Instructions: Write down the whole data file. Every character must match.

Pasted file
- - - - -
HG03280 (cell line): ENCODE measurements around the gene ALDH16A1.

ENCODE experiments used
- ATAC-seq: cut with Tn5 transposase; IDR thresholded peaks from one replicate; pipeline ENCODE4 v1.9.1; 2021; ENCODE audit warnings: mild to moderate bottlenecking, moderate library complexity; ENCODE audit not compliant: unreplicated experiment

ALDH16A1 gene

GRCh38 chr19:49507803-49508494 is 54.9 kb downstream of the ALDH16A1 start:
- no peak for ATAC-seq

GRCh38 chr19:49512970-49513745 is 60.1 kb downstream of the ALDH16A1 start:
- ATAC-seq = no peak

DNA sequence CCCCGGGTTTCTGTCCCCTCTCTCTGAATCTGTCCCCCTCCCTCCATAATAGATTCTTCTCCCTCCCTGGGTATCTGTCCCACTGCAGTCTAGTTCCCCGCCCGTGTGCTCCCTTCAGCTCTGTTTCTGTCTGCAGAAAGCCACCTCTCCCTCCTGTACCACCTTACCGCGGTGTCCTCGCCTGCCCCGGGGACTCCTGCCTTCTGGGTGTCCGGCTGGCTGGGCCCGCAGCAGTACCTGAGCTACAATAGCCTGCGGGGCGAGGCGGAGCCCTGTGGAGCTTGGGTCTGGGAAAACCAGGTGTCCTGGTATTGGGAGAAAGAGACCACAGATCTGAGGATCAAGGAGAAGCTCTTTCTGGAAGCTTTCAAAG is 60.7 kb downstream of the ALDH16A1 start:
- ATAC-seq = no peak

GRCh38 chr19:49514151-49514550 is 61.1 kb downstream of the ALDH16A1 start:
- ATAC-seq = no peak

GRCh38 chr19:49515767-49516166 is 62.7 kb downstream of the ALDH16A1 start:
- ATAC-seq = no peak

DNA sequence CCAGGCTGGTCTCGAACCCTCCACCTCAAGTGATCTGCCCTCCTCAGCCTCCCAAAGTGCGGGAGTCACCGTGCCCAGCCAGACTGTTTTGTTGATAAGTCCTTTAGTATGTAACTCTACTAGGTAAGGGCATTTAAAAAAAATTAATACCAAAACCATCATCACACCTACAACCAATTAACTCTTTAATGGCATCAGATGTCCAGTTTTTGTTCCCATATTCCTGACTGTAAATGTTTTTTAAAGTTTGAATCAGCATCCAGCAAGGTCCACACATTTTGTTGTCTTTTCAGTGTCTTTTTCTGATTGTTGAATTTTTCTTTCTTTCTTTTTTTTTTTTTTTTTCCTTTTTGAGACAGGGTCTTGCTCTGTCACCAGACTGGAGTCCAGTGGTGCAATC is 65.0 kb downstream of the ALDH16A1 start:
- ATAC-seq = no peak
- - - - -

HG03280 (cell line): ENCODE measurements around the gene ALDH16A1.

ENCODE experiments used
- ATAC-seq: cut with Tn5 transposase; IDR thresholded peaks from one replicate; pipeline ENCODE4 v1.9.1; 2021; ENCODE audit warnings: mild to moderate bottlenecking, moderate library complexity; ENCODE audit not compliant: unreplicated experiment

ALDH16A1 gene

GRCh38 chr19:49507803-49508494 is 54.9 kb downstream of the ALDH16A1 start:
- no peak for ATAC-seq

GRCh38 chr19:49512970-49513745 is 60.1 kb downstream of the ALDH16A1 start:
- ATAC-seq = no peak

DNA sequence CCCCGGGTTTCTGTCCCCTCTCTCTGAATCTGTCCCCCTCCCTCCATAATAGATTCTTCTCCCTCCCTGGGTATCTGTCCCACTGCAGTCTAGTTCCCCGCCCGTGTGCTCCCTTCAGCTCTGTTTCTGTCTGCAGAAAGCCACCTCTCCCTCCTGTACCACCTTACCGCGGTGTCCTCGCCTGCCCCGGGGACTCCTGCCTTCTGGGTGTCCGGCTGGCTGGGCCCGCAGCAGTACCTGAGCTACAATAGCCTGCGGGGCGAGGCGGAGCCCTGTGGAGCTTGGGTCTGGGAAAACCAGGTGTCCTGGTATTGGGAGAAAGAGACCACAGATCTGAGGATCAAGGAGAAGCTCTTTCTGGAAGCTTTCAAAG is 60.7 kb downstream of the ALDH16A1 start:
- ATAC-seq = no peak

GRCh38 chr19:49514151-49514550 is 61.1 kb downstream of the ALDH16A1 start:
- ATAC-seq = no peak

GRCh38 chr19:49515767-49516166 is 62.7 kb downstream of the ALDH16A1 start:
- ATAC-seq = no peak

DNA sequence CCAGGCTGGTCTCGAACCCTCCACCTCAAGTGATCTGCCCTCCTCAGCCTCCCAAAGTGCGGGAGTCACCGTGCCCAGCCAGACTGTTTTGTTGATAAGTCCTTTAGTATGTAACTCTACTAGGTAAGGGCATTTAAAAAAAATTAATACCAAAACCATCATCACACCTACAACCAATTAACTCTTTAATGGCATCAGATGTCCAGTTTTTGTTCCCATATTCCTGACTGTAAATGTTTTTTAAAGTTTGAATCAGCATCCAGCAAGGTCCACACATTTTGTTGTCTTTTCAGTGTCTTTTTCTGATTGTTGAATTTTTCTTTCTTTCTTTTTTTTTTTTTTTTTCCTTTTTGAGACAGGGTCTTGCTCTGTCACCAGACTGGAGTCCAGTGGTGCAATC is 65.0 kb downstream of the ALDH16A1 start:
- ATAC-seq = no peak